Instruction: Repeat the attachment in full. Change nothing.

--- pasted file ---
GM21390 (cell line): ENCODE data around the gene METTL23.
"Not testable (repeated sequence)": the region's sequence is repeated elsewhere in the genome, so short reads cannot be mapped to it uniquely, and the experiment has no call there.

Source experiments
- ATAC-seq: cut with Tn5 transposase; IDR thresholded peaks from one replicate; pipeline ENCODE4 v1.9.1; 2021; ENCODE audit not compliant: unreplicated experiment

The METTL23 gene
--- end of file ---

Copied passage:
GM21390 (cell line): ENCODE data around the gene METTL23.
"Not testable (repeated sequence)": the region's sequence is repeated elsewhere in the genome, so short reads cannot be mapped to it uniquely, and the experiment has no call there.

Source experiments
- ATAC-seq: cut with Tn5 transposase; IDR thresholded peaks from one replicate; pipeline ENCODE4 v1.9.1; 2021; ENCODE audit not compliant: unreplicated experiment

The METTL23 gene